The band released its self-titled debut album in 1979, which produced its most famous single "There But for the Grace of God Go I". The song describes two Latino parents named Carlos and Carmen Vidal who move out of the Bronx to protect their baby daughter. In their new surroundings, their daughter is cut off from her own heritage and becomes self-destructive from the Vidals' cosseting. When the daughter grows up, her parents find she is the type of person from whom all their peers are trying to protect their own children. It ends with the mother's conclusion that "Too much love is worse than none at all." "There But for the Grace of God Go I" reached number 77 on the Billboard Hot 100 and spent ten weeks on the chart. Slant Magazine later named it the sixth greatest dance song, and Pitchfork Media included it in its collection of The Pitchfork 500. The song ended up being censored twice: the original lyrics in the 3rd verse "Popping Pills and Smoking Weed" were changed to "Gaining Weight and Losing Sleep" and later the first verse lyrics "Let's Find a Place they say, Somewhere Far Away, with No Blacks, No Jews and No Gays" was changed to "Let's Find a Place they say, Somewhere Far Away, where only upper class people stay".
Machine released its second and final album Moving On in 1980 with two accompanying singles, but the album suffered from poor sales. The group disbanded the following year, and August Darnell went on to form Kid Creole and the Coconuts, who released a cover of "There But for the Grace of God Go I" in 1980. In 2009, three of the band's original members, Jay Stovall, Kevin Nance, and Clare Bathé, reformed the act for a tour.
A machine is a device that uses energy to perform some activity or task.
Machine, Machines, Machinery, The Machine, or The Machines may also refer to:
Machine is a 2006 American action movie written and directed by Michael Lazar, and starring Lazar, James Russo and Neal McDonough. The film had theatrical debut October 29, 2006.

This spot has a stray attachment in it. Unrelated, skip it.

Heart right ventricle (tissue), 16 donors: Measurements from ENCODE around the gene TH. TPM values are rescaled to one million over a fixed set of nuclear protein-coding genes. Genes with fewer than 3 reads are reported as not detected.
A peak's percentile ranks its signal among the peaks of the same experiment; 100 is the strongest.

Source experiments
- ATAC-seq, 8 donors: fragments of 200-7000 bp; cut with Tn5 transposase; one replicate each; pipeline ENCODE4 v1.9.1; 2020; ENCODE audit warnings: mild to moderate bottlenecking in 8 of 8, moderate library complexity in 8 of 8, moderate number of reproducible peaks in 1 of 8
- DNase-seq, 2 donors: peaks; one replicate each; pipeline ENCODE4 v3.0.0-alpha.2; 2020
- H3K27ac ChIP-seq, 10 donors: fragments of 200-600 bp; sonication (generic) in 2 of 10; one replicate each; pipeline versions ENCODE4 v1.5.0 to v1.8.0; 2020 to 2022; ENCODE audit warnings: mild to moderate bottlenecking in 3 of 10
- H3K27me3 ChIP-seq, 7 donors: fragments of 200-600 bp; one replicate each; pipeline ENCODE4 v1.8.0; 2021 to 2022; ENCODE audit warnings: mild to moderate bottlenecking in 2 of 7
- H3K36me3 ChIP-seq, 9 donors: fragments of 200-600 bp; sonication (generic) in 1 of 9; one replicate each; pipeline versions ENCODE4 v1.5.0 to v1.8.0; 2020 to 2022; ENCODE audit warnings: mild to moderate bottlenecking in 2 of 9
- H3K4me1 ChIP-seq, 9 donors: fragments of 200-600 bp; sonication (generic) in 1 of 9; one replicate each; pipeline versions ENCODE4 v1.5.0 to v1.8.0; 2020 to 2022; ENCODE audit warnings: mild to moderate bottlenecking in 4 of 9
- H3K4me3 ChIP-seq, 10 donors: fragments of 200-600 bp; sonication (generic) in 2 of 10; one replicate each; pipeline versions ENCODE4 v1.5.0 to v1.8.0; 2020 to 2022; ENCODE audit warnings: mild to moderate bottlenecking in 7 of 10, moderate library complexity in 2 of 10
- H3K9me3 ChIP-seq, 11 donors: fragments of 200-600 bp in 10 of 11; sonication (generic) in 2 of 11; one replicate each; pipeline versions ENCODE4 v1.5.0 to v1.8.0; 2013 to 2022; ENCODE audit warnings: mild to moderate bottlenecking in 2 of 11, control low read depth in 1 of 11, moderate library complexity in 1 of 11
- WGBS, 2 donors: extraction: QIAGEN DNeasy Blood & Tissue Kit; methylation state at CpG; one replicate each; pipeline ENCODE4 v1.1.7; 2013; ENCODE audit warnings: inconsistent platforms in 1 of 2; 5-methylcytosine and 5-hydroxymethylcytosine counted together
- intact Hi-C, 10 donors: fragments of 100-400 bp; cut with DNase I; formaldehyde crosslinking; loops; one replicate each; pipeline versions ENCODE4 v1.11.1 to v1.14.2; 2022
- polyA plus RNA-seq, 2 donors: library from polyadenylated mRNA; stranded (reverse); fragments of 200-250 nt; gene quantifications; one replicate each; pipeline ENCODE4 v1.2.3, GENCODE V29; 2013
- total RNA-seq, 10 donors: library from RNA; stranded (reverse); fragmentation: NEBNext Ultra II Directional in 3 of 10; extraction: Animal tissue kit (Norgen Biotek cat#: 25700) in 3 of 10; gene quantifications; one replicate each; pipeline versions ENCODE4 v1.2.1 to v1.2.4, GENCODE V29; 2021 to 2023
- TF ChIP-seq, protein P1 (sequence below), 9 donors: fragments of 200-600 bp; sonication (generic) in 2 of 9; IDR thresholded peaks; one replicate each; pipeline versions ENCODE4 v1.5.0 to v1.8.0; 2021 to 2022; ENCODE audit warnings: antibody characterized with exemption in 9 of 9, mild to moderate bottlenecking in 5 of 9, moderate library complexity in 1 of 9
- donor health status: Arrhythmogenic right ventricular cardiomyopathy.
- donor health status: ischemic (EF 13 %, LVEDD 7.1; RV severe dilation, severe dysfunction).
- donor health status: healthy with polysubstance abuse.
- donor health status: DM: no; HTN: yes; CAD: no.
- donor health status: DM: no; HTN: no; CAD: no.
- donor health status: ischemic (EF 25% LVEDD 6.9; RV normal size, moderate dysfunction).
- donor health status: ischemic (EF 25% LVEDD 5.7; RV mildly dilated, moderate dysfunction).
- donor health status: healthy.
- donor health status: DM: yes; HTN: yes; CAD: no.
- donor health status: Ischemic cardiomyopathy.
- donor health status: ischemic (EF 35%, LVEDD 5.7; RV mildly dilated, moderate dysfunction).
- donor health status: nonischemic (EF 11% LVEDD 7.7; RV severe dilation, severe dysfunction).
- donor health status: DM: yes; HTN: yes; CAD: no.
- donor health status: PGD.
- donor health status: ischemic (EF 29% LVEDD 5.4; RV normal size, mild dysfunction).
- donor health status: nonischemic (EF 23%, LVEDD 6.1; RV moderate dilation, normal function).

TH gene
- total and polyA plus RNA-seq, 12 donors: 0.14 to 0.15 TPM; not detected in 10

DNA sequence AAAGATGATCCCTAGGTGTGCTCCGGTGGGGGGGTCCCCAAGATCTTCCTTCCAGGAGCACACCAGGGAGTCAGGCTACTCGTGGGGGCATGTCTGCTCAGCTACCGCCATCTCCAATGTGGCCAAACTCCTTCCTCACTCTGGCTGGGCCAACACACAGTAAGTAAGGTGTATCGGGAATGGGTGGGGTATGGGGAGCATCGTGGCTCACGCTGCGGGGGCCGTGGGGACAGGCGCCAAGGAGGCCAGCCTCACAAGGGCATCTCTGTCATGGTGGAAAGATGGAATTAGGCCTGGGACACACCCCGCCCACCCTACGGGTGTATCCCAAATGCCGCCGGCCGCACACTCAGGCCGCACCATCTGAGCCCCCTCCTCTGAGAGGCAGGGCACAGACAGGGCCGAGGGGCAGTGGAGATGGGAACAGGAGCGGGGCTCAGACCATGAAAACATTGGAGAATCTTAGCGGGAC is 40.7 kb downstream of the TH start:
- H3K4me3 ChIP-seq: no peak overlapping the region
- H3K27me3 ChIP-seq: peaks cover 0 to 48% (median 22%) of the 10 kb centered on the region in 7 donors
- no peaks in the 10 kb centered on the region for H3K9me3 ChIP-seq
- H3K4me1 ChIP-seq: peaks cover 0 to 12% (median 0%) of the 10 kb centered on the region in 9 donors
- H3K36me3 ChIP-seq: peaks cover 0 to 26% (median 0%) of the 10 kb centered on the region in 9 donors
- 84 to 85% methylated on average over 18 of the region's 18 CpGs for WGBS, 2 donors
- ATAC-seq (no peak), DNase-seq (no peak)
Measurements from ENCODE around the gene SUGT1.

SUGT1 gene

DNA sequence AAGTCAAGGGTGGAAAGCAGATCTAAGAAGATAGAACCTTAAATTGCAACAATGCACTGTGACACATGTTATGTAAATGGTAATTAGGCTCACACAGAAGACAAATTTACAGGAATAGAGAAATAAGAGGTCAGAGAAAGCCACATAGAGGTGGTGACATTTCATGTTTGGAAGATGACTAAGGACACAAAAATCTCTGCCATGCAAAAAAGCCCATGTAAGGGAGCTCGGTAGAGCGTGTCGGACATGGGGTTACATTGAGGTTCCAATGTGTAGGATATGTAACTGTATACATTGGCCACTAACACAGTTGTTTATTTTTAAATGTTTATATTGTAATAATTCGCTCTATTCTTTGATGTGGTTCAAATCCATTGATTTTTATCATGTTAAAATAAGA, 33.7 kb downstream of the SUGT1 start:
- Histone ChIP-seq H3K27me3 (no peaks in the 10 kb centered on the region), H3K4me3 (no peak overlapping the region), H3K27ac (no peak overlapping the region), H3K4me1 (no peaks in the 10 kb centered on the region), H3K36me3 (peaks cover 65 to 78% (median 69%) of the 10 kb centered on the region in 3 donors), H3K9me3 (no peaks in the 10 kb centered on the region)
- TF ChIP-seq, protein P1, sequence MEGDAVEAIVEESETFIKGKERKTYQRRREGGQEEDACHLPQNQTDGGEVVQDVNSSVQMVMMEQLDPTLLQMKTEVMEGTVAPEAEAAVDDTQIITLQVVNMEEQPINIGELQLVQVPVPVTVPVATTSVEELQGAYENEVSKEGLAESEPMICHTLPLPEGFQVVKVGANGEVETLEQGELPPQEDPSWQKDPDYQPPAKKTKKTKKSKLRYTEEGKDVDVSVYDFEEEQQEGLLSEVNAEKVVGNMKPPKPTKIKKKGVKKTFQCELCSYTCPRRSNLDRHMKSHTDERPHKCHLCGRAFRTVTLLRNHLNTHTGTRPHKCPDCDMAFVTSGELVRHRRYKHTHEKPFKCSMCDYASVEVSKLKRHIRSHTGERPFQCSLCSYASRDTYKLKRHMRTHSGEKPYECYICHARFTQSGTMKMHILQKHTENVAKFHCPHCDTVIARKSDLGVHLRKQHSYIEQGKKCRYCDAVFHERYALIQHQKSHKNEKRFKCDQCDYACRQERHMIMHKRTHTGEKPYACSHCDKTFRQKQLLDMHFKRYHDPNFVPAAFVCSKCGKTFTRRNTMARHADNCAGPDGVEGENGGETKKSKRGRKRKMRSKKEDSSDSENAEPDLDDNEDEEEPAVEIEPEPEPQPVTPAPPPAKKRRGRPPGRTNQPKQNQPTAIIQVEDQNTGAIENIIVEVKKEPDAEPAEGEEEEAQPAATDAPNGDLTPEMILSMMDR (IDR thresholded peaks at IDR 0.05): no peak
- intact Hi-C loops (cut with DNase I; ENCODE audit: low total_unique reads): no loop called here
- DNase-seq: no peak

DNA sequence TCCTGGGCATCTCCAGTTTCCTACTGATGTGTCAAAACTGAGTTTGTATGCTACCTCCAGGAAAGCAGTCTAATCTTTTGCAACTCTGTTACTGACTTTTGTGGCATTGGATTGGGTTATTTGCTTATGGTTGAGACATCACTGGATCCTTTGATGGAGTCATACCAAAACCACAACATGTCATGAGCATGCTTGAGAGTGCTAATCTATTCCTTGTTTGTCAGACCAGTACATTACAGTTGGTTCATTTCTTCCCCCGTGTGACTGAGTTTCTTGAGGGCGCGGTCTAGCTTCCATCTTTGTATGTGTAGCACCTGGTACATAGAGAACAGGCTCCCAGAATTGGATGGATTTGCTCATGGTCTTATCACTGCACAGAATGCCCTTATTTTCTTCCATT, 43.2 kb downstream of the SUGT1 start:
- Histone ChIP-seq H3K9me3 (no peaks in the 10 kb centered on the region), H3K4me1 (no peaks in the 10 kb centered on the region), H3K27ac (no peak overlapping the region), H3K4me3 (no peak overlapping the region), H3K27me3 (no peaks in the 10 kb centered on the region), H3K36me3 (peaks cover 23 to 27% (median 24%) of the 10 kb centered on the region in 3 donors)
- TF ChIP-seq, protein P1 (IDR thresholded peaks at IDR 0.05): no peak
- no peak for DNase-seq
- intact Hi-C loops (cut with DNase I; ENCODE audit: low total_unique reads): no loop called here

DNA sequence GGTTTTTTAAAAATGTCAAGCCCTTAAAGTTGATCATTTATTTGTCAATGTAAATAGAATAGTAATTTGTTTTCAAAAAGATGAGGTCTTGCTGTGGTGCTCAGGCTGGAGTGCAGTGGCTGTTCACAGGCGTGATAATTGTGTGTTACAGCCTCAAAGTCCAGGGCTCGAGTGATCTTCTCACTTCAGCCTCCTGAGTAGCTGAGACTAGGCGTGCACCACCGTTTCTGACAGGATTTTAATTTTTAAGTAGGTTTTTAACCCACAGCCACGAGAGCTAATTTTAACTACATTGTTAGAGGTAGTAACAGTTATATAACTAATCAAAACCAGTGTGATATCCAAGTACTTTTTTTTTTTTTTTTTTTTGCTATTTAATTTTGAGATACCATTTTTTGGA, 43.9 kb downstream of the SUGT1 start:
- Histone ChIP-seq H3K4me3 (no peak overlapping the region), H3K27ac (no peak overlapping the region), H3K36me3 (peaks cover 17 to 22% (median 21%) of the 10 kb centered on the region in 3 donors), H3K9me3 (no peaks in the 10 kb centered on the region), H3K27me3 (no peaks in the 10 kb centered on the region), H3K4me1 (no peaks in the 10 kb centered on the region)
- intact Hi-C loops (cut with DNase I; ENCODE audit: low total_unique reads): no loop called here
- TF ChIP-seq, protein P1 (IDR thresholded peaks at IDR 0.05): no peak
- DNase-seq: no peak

In United States patent law, a machine is one of the four principal categories of things that may be patented. The other three are a process (also termed a method), an article of manufacture (also termed a manufacture), and a composition of matter. In United States patent law, that same terminology has been in use since the first patent act in 1790 (with the exception that processes were formerly termed "arts").
In In re Nuitjen, 500 F.3d 1346 (Fed. Cir. 2007), the United States Court of Appeals for the Federal Circuit said:
The Supreme Court has defined the term "machine" as "a concrete thing, consisting of parts, or of certain devices and combination of devices." Burr v. Duryee, 68 U.S. (1 Wall.) 531, 570 (1863). This "includes every mechanical device or combination of mechanical powers and devices to perform some function and produce a certain effect or result." Corning v. Burden, 56 U.S. 252, 267 (1854).
To this it might be added that the parts must interact (usually dynamically) with one another, for otherwise they might be parts of an article of manufacture. It has been considered grounds for rejecting or invalidating a machine claim as being directed to a "mere aggregation" if the parts were merely associated with one another without interacting functionally. An illustration of a mere aggregation would be the "combination" of a bathtub and a pencil sharpener. More recently, the "mere aggregation" ground of invalidity for a machine claim has been subsumed under obviousness.
Examples of machines are steam engines, sewing machines, and TV sets. Electronic circuits have usually been considered machines, although they may lack moving parts.
Machine is an album by the American Rock band Crack the Sky. The album was released on February 9, 2010. This is their fourteenth studio album.
Machine (機械, Kikai) is a 1930 novel by the Japanese author Riichi Yokomitsu ( 横光 利一).
Gene Freeman, known professionally as Machine, is an American music producer and engineer who has worked with many bands, including Lamb of God, Clutch, Crobot and others.
Machines employ power to achieve desired forces and movement ( motion). A machine has a power source and actuators that generate forces and movement, and a system of mechanisms that shape the actuator input to achieve a specific application of output forces and movement. Modern machines often include computers and sensors that monitor performance and plan movement, and are called mechanical systems.